Emphasizing the depth of winter, White Christmas is a popular theme even where snow is rare. But don't think of this as a monochromatic theme. Green is a foundation color in the Christmas tree, wreaths and garlands. Silver, gold and shades of beige focus the spotlight on whites in the canvas.
Traditionally, winter solstice was marked by the lighting of candles to throw back the darkness of the longest night of the year. So your White Christmas tree should shine with plenty of white lights wrapped around each branch. Snow, too, is essential. You can dust the branches of a live tree with artificial spray snow for a natural, freshly fallen snow look; but remember that you need the green of the tree to make your white ornaments stand out, so use a light touch.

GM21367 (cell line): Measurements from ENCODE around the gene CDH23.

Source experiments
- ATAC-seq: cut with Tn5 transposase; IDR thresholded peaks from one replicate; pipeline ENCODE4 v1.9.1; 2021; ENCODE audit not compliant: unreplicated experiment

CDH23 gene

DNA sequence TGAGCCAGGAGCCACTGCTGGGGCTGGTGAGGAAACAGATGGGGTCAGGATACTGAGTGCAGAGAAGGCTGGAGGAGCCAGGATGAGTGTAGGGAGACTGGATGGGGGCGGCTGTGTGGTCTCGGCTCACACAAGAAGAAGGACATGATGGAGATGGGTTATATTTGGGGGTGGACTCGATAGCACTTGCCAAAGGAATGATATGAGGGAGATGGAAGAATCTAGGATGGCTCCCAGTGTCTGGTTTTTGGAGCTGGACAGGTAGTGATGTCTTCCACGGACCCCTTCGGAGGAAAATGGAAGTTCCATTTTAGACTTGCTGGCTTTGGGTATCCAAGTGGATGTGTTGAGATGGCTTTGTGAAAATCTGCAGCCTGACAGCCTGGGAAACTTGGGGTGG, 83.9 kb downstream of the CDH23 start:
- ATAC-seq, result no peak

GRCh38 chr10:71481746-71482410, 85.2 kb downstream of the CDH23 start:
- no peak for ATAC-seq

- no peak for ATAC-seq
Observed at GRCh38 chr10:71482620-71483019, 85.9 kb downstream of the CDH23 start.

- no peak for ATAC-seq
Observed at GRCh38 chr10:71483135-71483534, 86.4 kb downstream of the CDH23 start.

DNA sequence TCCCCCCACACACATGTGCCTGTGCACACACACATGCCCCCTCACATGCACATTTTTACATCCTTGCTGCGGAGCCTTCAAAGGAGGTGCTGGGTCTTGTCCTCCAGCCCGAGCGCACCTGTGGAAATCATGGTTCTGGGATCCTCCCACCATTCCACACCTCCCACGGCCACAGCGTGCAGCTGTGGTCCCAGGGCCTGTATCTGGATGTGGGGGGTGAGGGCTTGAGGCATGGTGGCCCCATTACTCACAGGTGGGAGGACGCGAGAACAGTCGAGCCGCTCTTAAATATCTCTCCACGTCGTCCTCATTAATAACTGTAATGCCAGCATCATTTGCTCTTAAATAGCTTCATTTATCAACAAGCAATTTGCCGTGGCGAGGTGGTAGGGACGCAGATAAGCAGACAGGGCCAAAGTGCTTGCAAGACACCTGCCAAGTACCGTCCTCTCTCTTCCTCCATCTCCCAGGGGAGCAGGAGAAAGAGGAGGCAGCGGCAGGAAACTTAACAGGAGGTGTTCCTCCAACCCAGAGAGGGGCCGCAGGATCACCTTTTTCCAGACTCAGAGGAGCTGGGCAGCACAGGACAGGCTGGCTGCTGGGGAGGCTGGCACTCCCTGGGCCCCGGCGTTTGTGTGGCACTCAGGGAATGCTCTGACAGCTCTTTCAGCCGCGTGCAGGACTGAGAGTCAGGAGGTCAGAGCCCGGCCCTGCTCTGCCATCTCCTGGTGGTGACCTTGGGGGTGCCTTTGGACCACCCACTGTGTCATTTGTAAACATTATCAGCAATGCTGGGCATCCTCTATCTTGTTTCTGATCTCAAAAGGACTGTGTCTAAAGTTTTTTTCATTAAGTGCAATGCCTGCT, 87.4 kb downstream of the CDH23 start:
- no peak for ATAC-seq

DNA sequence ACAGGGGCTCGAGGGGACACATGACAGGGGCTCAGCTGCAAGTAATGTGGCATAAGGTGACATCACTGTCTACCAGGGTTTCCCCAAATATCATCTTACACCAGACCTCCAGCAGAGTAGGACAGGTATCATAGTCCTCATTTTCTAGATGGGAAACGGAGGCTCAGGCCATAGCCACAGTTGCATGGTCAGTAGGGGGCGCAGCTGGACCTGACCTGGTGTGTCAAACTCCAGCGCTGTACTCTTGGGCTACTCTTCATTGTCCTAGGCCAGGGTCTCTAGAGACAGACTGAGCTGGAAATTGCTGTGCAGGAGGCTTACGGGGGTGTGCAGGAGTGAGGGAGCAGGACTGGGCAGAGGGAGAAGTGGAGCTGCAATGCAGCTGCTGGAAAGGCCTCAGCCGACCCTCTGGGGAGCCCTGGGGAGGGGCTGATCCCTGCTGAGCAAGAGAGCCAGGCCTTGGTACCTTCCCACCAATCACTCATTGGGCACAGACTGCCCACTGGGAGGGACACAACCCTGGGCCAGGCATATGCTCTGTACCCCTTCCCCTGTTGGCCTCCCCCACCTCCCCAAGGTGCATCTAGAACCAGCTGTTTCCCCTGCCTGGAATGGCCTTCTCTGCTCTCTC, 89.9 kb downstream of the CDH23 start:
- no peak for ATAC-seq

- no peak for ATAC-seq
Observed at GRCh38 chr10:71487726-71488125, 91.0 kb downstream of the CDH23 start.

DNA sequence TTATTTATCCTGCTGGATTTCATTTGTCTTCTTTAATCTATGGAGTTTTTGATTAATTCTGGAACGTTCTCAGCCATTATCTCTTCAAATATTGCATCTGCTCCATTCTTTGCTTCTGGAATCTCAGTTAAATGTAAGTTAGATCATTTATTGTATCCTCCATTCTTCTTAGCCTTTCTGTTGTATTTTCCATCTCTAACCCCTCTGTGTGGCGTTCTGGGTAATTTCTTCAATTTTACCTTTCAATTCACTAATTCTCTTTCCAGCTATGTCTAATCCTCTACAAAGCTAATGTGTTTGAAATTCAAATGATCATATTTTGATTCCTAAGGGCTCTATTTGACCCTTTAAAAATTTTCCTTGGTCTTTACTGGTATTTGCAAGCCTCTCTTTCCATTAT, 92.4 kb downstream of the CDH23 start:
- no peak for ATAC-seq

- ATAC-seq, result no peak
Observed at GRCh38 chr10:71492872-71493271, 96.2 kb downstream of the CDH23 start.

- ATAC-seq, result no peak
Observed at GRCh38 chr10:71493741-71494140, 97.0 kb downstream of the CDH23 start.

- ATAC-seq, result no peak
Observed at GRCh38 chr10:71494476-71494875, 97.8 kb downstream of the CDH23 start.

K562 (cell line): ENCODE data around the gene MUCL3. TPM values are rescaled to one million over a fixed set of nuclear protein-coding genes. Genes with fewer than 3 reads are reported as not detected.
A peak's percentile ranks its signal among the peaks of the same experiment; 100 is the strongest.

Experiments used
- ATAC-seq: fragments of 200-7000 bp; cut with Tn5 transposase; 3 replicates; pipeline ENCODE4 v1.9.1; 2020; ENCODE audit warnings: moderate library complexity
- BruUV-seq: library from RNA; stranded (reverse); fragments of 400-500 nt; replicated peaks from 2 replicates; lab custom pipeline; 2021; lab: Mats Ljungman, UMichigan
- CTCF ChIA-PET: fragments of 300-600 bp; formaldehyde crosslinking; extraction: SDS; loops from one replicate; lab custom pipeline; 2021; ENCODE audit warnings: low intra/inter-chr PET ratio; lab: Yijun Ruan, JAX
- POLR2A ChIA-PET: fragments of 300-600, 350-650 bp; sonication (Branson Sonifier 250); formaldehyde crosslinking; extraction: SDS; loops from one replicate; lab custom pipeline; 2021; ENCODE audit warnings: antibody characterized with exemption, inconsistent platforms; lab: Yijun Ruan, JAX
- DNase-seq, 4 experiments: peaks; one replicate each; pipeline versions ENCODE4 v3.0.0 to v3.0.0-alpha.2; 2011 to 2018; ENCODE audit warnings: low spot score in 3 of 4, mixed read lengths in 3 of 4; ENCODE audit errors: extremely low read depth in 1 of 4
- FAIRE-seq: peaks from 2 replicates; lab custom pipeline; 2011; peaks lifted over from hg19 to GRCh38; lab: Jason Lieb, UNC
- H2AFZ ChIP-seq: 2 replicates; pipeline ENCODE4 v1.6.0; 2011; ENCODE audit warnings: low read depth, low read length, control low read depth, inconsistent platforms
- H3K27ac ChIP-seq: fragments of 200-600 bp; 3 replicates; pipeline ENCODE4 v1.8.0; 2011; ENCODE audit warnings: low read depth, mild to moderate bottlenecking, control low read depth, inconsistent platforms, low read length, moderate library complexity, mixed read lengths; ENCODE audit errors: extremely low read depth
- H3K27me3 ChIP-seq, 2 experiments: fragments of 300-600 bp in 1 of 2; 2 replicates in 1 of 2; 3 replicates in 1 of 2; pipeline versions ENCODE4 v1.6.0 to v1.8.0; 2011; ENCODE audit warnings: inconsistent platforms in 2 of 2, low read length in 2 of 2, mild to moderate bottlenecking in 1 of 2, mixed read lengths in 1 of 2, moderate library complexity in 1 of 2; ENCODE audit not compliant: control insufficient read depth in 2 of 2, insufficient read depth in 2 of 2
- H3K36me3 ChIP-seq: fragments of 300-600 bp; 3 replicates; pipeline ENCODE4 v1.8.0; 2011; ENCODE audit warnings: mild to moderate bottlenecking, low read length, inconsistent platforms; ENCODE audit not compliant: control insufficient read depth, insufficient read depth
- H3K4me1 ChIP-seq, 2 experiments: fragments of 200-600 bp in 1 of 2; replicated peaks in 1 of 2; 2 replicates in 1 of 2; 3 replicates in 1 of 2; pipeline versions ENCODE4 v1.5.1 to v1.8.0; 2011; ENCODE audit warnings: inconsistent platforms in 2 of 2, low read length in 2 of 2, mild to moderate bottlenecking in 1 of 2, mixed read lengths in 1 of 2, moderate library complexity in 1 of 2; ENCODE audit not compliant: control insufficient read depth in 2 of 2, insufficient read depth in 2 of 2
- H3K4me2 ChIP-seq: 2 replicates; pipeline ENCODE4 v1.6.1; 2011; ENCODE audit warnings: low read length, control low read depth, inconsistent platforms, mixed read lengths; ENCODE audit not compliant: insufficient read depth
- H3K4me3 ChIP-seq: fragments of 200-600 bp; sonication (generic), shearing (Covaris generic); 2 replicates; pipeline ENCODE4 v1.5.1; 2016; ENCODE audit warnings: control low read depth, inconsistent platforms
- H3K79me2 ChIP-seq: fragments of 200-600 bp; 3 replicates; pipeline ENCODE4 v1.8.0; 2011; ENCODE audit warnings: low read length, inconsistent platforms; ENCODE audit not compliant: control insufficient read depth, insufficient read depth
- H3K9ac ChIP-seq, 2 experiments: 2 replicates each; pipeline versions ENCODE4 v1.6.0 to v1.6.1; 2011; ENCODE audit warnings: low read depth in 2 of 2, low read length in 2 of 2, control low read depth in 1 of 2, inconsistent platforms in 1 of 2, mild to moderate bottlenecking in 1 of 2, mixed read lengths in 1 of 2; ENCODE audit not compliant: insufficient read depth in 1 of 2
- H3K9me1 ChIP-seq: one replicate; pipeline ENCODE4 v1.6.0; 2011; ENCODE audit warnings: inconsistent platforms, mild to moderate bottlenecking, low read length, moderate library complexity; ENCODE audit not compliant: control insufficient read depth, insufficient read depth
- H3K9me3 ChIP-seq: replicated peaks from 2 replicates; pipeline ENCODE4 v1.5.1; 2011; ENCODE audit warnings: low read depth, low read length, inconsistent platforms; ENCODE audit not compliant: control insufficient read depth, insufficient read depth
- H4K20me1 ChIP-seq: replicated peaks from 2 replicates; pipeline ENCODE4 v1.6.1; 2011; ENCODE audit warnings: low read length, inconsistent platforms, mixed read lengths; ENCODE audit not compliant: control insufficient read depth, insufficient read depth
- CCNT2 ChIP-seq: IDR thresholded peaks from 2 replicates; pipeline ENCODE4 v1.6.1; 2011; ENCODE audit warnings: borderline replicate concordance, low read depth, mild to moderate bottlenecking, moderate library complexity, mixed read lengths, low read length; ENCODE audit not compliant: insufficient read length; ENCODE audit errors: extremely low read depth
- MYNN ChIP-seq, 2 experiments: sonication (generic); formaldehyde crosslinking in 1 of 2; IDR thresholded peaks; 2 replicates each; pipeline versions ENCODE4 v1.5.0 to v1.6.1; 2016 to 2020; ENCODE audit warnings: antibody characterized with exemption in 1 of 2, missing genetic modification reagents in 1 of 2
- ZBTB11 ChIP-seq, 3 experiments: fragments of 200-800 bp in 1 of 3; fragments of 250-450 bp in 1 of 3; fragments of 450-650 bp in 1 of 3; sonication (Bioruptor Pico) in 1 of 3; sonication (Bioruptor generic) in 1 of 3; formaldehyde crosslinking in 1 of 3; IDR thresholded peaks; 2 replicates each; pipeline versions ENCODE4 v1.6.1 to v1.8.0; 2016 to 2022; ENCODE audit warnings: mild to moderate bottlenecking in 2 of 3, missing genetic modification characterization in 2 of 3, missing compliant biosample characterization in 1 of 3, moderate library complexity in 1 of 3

Less is more in the area of decorations, too. Consider the clean look of a snow-covered anything. Carry this pristine feeling to your tree decorations. A scattering of snowflakes, icicles, silver stars and gold balls lends your tree a calm, unhurried aesthetic. Accentuate the simplicity with a single spire at the top.
Below the tree, bury gifts wrapped in white, beige, gold and silver in drifts of snow-like quilt batting. Hang white stockings under a green garland decorated with white silk poinsettias and faux mistletoe berries. Clusters of white candles in silver and gold holders bring hopeful lights to other parts of the room.
You can easily carry the White Christmas theme to the dining room with white linens and silver or gold flatware. For a clean, simple centerpiece, mass silver and gold spray-painted pinecones in clear glass containers. You can even drape your dining chairs with white fabric and tie them with big gold bows.
There's another December tradition after Christmas. Learn about it on the next page.